Knome, the personal genomics startup co-founded by leading Harvard geneticist George Church, is navigating rapid change in its business. The Cambridge, MA-based launched in 2007 to make whole-genome sequencing and analysis a personal luxury item rather than just a marvel of modern science, but now it’s facing more competition on the sequencing side of its business and a dramatic decline in fees for its bread-and-butter consumer services.
About two years ago the startup announced that it was charging its first three wealthy customers $350,000 to sequence their entire genomes and then have its scientists interpret and analyze the data for each person. A year or so ago the firm dropped the price for that service to around $100,000, due in large part to a sharp decrease in the cost of sequencing. Last June, that price was then dropped again, to $68,500, where it has stayed, says Jorge Conde, the firm’s co-founder and CEO.
If you had your entire genome sequenced just five years ago, you might have been considered a pioneer on par with the first handful of astronauts who ventured into outer space. But there have since been a series of technological advances in tools used to map DNA, innovations that have brought down the price of whole genome sequencing from about $1 million dollars per genome a few years ago to less than $5,000 today.
Conde says the falling costs of genomic sequencing are a positive development for human health and science. He’s even confident that the lower costs of sequencing opens up a much larger market for Knome than possible at its original $350,000 price tag. Still, the company operated profitably in its early days when its small staff of around five full-time employees served clients who paid six figures for their services. Today, the company is trying to find a way to get back in the black with a larger staff of closer to 20 people and a premium service that costs the same as a fancy Mercedes rather than a nice condo near Kendall Square.
“I think the biggest challenge for us has been in clearly communicating the difference between sequencing and interpretation,” Conde says. He adds that while the price of whole-genome sequencing has fallen sharply, the costs of employing teams of scientists to interpret the data have not decreased nearly as much. The firm is spending more money today on salaries, given that its staff is larger than it was two years ago.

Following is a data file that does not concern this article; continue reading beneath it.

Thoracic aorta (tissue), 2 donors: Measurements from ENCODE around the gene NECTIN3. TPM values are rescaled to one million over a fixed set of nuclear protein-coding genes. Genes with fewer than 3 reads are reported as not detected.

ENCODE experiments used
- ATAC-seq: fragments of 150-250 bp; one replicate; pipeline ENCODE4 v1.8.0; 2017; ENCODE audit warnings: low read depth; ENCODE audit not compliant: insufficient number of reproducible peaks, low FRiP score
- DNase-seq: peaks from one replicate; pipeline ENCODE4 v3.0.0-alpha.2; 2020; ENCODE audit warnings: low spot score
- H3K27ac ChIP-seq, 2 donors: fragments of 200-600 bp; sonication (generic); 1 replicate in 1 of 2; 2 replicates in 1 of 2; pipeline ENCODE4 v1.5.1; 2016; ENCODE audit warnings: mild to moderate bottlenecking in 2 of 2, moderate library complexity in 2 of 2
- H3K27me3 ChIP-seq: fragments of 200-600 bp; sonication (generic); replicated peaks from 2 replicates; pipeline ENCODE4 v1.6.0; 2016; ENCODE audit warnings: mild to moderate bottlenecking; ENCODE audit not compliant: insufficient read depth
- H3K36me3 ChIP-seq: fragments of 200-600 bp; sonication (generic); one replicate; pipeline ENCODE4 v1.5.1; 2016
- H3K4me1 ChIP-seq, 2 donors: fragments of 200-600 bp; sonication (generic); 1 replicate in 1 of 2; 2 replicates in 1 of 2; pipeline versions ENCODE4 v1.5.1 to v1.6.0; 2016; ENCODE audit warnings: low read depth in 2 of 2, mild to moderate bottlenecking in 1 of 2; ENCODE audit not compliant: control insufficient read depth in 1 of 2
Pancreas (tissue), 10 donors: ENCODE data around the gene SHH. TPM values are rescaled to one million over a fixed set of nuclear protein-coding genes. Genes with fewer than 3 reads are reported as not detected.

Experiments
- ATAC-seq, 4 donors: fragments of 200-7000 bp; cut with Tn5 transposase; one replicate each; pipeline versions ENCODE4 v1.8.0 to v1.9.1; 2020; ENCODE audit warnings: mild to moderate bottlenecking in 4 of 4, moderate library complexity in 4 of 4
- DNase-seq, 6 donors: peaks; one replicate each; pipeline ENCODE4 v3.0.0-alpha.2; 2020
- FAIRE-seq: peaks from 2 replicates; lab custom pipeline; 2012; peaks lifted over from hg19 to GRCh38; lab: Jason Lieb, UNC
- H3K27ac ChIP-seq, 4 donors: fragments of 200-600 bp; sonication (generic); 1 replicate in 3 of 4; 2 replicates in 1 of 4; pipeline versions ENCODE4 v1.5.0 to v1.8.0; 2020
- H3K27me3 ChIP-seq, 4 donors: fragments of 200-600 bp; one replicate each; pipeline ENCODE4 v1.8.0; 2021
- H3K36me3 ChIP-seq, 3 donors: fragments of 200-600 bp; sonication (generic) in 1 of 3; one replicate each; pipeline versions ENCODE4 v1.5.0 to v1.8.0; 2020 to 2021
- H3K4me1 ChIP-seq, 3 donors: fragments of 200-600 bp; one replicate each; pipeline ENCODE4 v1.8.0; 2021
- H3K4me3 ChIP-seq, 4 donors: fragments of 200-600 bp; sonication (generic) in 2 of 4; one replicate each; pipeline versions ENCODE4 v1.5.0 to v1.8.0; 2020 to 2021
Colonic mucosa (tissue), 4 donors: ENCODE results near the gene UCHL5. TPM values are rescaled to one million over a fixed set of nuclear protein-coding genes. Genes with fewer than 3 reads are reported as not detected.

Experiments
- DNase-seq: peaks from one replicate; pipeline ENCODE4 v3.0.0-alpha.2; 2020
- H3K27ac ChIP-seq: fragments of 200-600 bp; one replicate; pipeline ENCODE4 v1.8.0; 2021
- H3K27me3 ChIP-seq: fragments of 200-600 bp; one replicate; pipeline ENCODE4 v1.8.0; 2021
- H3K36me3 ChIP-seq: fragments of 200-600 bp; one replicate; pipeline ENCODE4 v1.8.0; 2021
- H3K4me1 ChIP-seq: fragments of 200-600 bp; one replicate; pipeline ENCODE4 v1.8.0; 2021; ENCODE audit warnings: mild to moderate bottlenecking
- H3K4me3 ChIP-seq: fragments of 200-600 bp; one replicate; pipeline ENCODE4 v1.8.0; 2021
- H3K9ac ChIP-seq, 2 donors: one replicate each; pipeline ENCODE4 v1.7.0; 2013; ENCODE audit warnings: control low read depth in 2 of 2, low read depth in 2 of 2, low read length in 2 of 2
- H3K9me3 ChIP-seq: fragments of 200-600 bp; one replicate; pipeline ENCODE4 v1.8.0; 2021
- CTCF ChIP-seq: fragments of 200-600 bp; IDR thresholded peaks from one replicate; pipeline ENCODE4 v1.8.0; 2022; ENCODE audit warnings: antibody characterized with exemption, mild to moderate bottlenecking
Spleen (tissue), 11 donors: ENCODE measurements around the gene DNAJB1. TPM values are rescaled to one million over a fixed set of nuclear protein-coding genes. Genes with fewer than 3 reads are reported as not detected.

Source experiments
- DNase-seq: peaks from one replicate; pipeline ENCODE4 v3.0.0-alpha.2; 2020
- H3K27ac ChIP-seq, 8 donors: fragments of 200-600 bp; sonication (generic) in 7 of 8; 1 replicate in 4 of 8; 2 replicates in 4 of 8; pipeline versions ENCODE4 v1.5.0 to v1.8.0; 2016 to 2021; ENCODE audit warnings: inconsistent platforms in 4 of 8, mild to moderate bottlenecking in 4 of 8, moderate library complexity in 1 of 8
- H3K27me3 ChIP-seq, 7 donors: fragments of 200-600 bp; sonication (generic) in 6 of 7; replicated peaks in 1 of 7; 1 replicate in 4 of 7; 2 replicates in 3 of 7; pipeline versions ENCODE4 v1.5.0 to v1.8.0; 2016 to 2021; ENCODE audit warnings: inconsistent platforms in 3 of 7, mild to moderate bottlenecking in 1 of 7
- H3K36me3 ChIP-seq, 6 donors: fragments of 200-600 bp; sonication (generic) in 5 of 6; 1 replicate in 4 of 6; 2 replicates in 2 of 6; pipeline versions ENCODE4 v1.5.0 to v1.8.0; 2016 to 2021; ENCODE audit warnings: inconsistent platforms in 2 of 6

Conde says that the greatest value that his firm brings customers is in the analysis and interpretation of genomic data, for which it employs geneticists, bioinformatics experts, and clinicians. (Indeed, co-founder Church, in addition to heading the non-profit Personal Genome Project, stays involved in the business as a chief scientific advisor.) The actual genomic sequencing is handled by the startup’s partners at the Beijing Genomics Institute in China and SeqWright, a genomic analysis lab in Houston, TX. Indeed, plain genomic sequencing has become a commodity business, with firms such as Mountain View, CA-based startup Complete Genomics advertising whole genome sequencing for less than $5,000 per genome.
Fairly or unfairly, Knome is also often compared with the personal genomic analysis services of firms such as Foster City, CA-based Navigenics, and Silicon Valley startup 23andMe, which was started by a team that includes Google co-founder Sergey Brin’s wife, Anne Wojcicki. Both firms offer DNA tests, not sequencing, for $1,000 or less to tell people whether they have genes for certain diseases. 23andMe also gives customers clues about their ethnic roots based on the genes detected in the firm’s genotyping service. (Rather than sequencing a person’s genome to uncover all the genes in their DNA, those firms get a person’s DNA from their saliva and use test chips to find out whether the person has certain genes for diseases related to diseases or heredity. Conde notes that such DNA tests don’t uncover many genes or variants that give people a more complete picture of their genetic makeup, making it difficult to predict whether a person is at risk of developing, say, heart disease.
Even for those who do get their entire genome sequenced, there are limits to what scientists can tell them about the data because there are vast regions of the genome that are not yet fully understood. But that is expected to change as the U.S. government’s investment in genetic research leads to new discoveries about what the reams of genetic data really mean for human health. The National Human Genome Research Institute, a division of the NIH, received a windfall of … Next Page »